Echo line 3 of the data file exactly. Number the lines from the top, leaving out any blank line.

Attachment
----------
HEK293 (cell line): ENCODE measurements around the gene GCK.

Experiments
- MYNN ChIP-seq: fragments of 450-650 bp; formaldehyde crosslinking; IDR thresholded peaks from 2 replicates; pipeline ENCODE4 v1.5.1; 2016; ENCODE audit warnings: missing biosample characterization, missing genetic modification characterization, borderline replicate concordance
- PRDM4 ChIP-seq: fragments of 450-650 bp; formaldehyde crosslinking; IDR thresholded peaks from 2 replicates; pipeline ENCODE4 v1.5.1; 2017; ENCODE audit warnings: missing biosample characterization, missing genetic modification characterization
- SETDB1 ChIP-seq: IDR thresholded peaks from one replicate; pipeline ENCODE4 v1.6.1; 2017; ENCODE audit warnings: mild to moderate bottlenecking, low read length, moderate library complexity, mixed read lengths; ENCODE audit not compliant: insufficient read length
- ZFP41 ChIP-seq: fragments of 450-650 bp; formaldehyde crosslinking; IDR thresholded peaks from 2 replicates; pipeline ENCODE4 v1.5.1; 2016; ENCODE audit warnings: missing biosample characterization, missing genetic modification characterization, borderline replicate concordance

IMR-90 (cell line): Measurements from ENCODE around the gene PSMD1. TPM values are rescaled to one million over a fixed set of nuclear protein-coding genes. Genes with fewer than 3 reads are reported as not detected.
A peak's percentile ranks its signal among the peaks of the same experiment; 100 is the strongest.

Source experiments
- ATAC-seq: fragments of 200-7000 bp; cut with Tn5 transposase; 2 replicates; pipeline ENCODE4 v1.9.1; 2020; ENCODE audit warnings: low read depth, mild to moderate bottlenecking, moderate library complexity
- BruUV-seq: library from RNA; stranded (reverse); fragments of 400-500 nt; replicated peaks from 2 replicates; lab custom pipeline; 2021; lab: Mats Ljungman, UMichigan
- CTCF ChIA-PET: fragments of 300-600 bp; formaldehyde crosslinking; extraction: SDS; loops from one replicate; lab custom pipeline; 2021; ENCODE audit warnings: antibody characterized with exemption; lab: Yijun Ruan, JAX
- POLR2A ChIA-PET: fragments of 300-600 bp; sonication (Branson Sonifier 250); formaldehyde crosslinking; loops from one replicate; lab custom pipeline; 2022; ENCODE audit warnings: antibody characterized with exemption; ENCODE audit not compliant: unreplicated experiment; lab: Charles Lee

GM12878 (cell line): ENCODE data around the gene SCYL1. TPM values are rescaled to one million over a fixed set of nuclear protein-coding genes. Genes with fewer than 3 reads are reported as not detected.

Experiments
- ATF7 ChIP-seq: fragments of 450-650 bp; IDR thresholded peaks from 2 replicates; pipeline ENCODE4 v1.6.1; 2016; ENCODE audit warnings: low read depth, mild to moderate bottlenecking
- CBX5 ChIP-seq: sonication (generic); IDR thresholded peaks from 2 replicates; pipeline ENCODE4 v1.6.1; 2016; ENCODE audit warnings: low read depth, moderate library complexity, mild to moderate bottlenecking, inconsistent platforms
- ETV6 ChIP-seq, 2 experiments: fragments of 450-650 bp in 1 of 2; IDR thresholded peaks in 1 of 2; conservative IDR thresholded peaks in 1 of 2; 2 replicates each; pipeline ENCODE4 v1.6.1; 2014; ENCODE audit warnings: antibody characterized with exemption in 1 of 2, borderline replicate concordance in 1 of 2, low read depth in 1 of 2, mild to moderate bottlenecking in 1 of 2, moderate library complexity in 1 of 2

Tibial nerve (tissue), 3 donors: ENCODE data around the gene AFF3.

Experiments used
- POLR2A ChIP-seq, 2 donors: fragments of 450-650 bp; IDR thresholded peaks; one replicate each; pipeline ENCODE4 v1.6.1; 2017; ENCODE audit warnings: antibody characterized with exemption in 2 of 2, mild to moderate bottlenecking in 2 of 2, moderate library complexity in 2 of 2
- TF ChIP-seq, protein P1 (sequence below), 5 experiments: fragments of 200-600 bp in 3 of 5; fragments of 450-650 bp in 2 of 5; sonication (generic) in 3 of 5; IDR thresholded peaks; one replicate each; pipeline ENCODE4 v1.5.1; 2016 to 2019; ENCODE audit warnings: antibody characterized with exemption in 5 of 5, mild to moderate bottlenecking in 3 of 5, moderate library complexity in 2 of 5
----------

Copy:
- MYNN ChIP-seq: fragments of 450-650 bp; formaldehyde crosslinking; IDR thresholded peaks from 2 replicates; pipeline ENCODE4 v1.5.1; 2016; ENCODE audit warnings: missing biosample characterization, missing genetic modification characterization, borderline replicate concordance